Toward Sustainability vs. Digital Transformation – possible match?

Two weeks ago, we presented the research report « How CSR is Changing Business » to an audience of VP/directors of CSR, HR, HSE, Risks and Transformation – from the Financial, Pharmaceutical, Insurance, Services, Manufacturing sectors and more – my apologies for not quoting each of them, we were over 40 in the room.

Jacob Mayne (New Angles) and myself (Cécile Demailly, Early Strategies)*, presented this research, that kept our team busy over 2017 first semester, i.e. some 9 month work in FTE (Amanda Harding, the third researcher of the team, was in the room; our team was punctually complemented by a research engineer). The research report, which we offer to our customers and sell as a strategic thinking and awareness tool, as well as a vehicle to open discussion on ‘difficult’ topics with the executive committee, is extensively presented on its dedicated website.

What I’d like to discuss here is the potential convergence between digital transformation and transformation toward sustainability in corporations. Halfway through the presentation, I described one of the research learning: some 60%, meaning a large majority of the 130 decision makers in large organizations who participated in our research, thought that the impetus for change should come from everywhere and everyone in the organization. Each and every one must acquaint themselves with CSR and sustainable development, include it in their practice, their daily decisions and their plans. Remaining answers pointed to the executive team responsibility, and for a small group to a bottom-up impulse (disruptors?).

To me, this result, these 60% of respondents seeing the “sustainable transformation” as a holistic and ubiquitous responsibility, confirms that collective intelligence has stepped in corporations. It may not be yet in practice, but it is at least an intent and a motivation. Digital transformation allows giving life to collective intelligence thanks to collaboration and non-hierarchical skills and knowledge sharing; because it is another of my expertise areas, I see this as an important and exciting learning.

How can we explain these 60%? They are probably due to the fact that decision-makers have already get their hands dirty with the digital transformation. This specific question on the impetus of change was not specifically tied to the digital transformation, but another was: we asked our participants what they thought about their company maturity in terms of digital transformation and in terms of sustainability. The majority reported that digital was leading – in other words, digital adoption is ahead of social and environmental responsibility adoption. Our research report gives more keys and examples.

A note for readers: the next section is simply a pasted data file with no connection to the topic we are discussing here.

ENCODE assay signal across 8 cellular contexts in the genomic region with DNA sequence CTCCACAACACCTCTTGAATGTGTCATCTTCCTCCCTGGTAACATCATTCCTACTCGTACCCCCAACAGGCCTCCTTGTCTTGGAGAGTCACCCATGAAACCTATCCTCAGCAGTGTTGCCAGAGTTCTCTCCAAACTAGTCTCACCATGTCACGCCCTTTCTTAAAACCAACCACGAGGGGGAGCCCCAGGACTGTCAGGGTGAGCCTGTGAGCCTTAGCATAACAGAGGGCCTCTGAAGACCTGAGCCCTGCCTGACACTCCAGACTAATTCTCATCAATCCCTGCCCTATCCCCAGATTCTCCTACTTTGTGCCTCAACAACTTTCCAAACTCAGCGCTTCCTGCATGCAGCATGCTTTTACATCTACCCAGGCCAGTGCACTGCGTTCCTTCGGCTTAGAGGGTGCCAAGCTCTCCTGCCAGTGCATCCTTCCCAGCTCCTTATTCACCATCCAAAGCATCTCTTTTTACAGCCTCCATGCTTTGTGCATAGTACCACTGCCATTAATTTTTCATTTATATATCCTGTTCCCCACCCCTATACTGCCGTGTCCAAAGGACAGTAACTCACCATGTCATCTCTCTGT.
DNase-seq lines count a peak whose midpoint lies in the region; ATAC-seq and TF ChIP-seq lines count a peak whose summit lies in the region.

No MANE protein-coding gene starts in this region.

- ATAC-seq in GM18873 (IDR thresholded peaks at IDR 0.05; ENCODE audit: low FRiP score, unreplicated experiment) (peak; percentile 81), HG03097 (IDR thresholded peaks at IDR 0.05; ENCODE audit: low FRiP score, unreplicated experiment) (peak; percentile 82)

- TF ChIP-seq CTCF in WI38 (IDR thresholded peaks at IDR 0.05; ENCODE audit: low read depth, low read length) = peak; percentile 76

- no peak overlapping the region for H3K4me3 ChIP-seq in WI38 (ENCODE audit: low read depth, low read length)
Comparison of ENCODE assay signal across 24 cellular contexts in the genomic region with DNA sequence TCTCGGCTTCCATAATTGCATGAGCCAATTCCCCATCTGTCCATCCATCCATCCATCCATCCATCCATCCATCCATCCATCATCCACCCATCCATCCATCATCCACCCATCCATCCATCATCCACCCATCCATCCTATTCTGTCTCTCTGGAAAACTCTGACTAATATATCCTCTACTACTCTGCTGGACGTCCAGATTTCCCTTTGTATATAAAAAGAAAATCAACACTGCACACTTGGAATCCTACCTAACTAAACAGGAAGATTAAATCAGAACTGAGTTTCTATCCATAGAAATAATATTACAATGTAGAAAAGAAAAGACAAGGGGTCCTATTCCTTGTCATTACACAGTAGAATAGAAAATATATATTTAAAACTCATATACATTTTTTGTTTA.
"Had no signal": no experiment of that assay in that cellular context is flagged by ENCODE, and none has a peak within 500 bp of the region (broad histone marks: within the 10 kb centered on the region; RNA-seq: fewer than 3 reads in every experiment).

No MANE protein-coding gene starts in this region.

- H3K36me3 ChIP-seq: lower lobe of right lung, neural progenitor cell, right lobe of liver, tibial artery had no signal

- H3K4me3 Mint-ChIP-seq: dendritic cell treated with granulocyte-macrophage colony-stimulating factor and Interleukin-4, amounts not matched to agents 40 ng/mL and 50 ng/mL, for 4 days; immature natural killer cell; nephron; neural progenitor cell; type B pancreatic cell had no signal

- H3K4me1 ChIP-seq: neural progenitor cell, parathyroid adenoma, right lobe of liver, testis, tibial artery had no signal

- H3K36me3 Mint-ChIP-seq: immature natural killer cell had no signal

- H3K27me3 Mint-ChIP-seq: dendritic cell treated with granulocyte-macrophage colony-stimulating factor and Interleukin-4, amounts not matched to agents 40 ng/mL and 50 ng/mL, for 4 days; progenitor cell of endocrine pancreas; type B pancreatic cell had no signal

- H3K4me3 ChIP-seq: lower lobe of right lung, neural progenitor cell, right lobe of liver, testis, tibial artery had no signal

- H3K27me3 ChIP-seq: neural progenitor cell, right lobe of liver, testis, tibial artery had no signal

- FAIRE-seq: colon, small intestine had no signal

We debated about links between ‘digital’ and ‘sustainable’. Here are some of the questions that were asked:

  • Which domain is leading – digital transformation or transformation toward sustainability? (see above)
  • What are the budgets, how do they compare?
  • What could be the leverage, or synergy between the domains?
  • Are there risks to combine both domains; are there antagonisms?

All interesting topics that might become specific questions in the next issue of the research to be published in 2019.

As for me, I am convinced that a cleverly articulated synergy between ‘digital’ and ‘sustainable’ is not only useful, but is also unavoidable and compelling.

Going digital means improving frameworks, systems and tools: performance and savings objectives are undisputed (even though they sometime make people grind their teeth), yet they are outstandingly down-to-earth, survival oriented, at the bottom of a Maslow Hierarchy of Needs for Business. The corporate vision and mission (which would sit on top of the Maslow Hierarchy) are not nourished by digital transformation. Nowadays, the “Big Hairy Audacious Goal” that James C. Collins and Jerry Porras described in 1994 as the strategic and visionary objective, compelling and making the difference for an organization to become sustainable (cf. their book « Built to Last: Successful Habits of Visionary Companies ») can be sourced in transformation toward sustainability and in corporate social and environmental responsibility. The companies we admire, whether they are multinationals or startups, which GenY and Millennials want to join, that motivate and inspire their teams, are also those that want to change the world, to make it a better world.

The digital transformation will never be an end in itself. In the report published by Early strategy last year, “How Middle Management copes with Digital Transformation”, ‘giving sense’ was an implied topic throughout many answers. Whether decision makers said they support performance growth objectives was connected to their ultimate role in the transformation, in other words to their responsibility to give meaning to the growing volume of information, which also becomes more granular and pinpoint every day. More, the research unveiled two weak signals: that digitization may negatively impact humanness, and that the reporting appetite from some executive teams may be counterproductive, because too narrow, hence not relevant for assessing the organization health.

Sustainable development might be the extra bit of soul the digital transformation needs to succeed. The CDO** and CSO** being allies would make the most of their complementary stances: one has the money and the other has the juice. One comes with the hard, soft and net, the other with the content.

It deserves a try. What do you think?

Would you have any comments, please post them on the LinkedIn edition here, thank you!